Friday, December 11, 2020

Those Seeking to Revive a Wepsy Literary Language Ignoring Death of Its Spoken Variants

Paul Goble

            Staunton, December 9 – Those who have been seeking to revive a literary language for the Wepsy by making one artificially promoted dialect are not helping the Wepsy to survive because they are ignoring the reality that the Wepsy, who speak many dialects, don’t want to have anything to do with what they see as something artificial and foreign.

            The upshot, Elena Mikhina and Yuliya Paskevich, 7x7 journalists say, is that the celebration of the literary language by outsiders, including Vladimir Putin who insists that this Finno-Ugric people is not on its way to extinction, is obscuring the reality that the current generation really represents “the last of the Wepsy” (

            They quote Igor Brodsky, a linguistics expert at the Russian State Pedagogical Institute as saying that the literary language which was developed in Petrozavodsk in the 1980s on the basis of one set of dialects hasn’t succeeded in attracting them or others to its use. As a result, while there is a literary language now, “the old dialects are dying out.”

            The 2010 census recorded almost 6,000 Wepsy, of whom approximately 1380 live in their central area of settlement in Leningrad Oblast, the two St. Petersburg journalists say. They have survived “by a miracle wars, revolutions, and centuries of assimilation” but they could be put on the path to extinction by those who are trying to save them with this literary language.

            That is because their Finno-Ugric language has been entirely an oral one since the Soviets suppressed an earlier attempt to create a literary language for them in the 1920s and 1930s, and people who do identify as Wepsy would rather speak Russian when they go outside the home or village than a Wepsy language they feel is entirely foreign.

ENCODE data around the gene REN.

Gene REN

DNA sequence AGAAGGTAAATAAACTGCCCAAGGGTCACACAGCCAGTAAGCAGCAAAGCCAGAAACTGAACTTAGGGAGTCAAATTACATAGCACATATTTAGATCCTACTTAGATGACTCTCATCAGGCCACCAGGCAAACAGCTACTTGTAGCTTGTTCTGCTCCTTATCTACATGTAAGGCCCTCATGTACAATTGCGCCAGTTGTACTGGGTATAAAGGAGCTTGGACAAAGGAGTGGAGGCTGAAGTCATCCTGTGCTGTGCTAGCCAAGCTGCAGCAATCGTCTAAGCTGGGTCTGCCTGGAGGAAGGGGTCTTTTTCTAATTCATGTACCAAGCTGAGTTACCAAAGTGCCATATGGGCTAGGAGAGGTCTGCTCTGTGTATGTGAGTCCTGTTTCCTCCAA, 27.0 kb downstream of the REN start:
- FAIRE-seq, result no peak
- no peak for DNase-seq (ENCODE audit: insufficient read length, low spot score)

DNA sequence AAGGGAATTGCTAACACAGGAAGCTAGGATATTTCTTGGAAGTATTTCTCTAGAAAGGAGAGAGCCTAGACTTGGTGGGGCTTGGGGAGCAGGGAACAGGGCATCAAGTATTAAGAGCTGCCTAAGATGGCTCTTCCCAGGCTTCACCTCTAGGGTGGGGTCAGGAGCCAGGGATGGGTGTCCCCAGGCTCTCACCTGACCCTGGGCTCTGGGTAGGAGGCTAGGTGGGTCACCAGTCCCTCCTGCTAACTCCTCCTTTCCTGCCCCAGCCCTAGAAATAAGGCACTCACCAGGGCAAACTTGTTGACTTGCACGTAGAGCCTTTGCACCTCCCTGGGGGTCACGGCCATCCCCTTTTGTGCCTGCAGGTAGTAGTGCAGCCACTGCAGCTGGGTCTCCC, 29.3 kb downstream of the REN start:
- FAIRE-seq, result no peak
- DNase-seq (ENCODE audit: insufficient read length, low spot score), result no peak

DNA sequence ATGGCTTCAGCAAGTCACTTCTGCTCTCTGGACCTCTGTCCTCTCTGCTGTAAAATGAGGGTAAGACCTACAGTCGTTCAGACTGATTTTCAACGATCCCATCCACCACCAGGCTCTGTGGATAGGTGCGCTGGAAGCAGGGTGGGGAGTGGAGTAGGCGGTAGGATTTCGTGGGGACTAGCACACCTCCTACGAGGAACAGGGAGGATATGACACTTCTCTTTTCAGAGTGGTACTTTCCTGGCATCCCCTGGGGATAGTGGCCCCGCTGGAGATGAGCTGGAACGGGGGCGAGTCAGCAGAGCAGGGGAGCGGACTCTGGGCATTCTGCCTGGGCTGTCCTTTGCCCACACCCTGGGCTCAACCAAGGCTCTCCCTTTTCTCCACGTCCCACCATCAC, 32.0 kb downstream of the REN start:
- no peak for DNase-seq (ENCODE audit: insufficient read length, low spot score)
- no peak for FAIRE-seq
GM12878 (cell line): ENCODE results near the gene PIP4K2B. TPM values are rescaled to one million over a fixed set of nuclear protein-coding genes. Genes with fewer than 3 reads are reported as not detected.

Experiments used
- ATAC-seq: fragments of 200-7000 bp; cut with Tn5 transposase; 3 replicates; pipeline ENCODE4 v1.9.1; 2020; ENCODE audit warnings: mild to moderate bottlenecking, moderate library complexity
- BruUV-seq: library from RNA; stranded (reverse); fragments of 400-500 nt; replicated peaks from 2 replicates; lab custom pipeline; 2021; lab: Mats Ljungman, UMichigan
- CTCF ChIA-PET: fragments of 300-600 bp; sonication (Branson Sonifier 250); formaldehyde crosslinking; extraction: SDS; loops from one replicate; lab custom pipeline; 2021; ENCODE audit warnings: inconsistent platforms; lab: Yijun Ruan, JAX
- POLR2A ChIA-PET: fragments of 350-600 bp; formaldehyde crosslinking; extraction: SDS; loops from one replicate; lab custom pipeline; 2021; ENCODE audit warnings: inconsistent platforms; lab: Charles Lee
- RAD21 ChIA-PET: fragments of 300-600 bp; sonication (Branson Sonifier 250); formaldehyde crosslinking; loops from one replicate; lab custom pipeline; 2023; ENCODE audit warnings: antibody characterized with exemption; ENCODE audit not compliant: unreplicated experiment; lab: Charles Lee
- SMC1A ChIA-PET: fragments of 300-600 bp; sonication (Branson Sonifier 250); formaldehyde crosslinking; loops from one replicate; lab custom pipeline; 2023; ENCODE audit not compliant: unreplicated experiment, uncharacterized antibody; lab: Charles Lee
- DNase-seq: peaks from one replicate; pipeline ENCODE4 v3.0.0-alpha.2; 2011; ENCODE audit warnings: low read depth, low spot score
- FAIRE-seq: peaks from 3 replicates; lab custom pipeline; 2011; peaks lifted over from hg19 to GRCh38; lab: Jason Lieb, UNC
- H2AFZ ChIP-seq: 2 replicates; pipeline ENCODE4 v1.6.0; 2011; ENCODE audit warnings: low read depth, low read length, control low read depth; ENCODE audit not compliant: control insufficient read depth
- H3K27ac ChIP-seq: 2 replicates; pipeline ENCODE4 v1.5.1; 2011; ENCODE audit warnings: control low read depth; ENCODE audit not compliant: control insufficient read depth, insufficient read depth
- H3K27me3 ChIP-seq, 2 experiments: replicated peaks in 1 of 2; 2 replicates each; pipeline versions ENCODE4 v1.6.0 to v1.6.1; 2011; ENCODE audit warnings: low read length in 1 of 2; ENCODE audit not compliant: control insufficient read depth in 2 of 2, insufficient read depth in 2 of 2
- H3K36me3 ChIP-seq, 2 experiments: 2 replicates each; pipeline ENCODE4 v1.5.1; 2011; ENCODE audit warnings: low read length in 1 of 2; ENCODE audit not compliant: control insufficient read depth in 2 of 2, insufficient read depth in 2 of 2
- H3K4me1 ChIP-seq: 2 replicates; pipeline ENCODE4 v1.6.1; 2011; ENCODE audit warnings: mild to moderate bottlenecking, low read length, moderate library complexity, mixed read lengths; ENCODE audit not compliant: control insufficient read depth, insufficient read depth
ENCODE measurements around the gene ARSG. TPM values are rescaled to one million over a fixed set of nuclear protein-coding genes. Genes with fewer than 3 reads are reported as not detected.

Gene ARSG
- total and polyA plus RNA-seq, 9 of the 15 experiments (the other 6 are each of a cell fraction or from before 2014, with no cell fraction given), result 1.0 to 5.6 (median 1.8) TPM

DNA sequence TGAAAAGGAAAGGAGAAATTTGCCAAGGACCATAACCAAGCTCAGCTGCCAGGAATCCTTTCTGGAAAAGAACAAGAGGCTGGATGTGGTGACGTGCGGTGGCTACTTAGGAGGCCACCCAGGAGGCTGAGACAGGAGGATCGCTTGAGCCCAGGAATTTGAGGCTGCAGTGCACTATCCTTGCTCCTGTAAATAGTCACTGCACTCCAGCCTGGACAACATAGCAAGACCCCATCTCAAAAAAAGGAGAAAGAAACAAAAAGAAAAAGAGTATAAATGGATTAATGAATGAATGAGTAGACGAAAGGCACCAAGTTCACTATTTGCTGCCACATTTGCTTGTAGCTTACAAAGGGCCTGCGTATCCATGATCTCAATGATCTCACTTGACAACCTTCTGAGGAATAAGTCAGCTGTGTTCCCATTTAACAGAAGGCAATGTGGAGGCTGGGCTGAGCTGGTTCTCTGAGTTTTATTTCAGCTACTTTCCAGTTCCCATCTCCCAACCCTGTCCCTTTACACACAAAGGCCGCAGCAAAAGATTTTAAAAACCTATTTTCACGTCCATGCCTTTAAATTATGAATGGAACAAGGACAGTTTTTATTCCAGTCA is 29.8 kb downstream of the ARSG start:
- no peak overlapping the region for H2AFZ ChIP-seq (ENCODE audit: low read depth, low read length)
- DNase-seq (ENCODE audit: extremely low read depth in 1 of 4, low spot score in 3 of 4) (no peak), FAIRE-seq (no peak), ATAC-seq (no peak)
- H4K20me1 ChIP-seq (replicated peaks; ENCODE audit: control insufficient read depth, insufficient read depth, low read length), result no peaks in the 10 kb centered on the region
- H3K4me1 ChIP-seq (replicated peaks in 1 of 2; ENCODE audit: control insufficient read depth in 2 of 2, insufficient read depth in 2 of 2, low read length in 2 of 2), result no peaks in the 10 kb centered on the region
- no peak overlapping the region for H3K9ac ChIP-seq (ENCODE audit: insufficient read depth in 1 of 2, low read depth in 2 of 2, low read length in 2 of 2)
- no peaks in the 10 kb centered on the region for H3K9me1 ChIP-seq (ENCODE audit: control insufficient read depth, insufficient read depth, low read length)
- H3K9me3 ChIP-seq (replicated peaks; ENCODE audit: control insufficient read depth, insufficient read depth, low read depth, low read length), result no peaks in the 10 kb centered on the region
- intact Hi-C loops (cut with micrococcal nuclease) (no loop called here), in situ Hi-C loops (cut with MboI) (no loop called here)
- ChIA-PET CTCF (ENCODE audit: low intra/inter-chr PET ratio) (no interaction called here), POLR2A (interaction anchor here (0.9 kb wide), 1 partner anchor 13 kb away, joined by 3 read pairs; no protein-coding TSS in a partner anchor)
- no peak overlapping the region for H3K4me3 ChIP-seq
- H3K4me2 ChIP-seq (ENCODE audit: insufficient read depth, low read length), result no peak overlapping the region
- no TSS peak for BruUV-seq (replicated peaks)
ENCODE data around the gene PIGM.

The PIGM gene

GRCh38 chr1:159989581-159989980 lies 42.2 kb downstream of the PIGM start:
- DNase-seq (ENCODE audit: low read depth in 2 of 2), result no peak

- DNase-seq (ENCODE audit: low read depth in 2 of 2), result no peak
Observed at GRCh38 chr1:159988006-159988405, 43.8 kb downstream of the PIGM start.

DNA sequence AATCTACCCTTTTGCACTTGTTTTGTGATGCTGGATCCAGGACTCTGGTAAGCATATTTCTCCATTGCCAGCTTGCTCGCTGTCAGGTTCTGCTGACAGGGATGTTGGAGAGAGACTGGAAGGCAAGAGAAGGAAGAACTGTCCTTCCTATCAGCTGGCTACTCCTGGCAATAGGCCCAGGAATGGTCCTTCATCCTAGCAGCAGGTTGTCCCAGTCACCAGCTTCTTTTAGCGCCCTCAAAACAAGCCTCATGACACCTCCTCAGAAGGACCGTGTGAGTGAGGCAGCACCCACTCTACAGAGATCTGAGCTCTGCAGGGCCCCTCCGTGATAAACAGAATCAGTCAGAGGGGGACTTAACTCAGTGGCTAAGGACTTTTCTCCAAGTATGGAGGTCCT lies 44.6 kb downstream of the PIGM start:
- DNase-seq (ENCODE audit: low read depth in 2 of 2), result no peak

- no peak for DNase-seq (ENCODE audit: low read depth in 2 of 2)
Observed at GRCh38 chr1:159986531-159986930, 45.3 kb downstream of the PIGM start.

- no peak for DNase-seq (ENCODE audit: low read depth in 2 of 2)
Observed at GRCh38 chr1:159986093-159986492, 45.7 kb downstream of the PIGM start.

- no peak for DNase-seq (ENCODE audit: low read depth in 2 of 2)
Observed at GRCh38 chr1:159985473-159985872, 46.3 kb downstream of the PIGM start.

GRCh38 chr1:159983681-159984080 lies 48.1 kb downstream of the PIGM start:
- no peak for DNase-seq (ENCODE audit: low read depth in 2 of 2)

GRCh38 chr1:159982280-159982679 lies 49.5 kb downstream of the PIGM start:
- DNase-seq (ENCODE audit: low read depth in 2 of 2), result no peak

The two journalists began their investigation into the current state of the Wepsy because they were searching for faith healers. Most Wepsy deny the existence of such people anymore at least when speaking to outsiders, but others acknowledge the tradition continues. They do point out that because Wepsy men died in World War II, the healers are now women rather than men.

            One of the reasons most Wepsy don’t want to talk about this tradition is that they at least for public consumption long ago accepted Russian Orthodoxy as their public faith. But while building churches, they saw no reason to give up the old gods and old national traditions and thus have kept them up even though their language is dying.

            Mikhina and Paskevich point to one intriguing development that suggests the Wepsy, even if they lose their language, may remain more vital than many now think. At least one ethnic Russian has tried to claim that he is a Wepsy, but the community doesn’t accept him even though most of its members now speak Russian as he does.

            For them, the national traditions and knowledge of the genealogy of the families who have been part of the Wepsy world for centuries remain definitive. Those who seek to join them  for whatever reason are treated with respect but not accepted if they try to suggest they should be part of the nation. 

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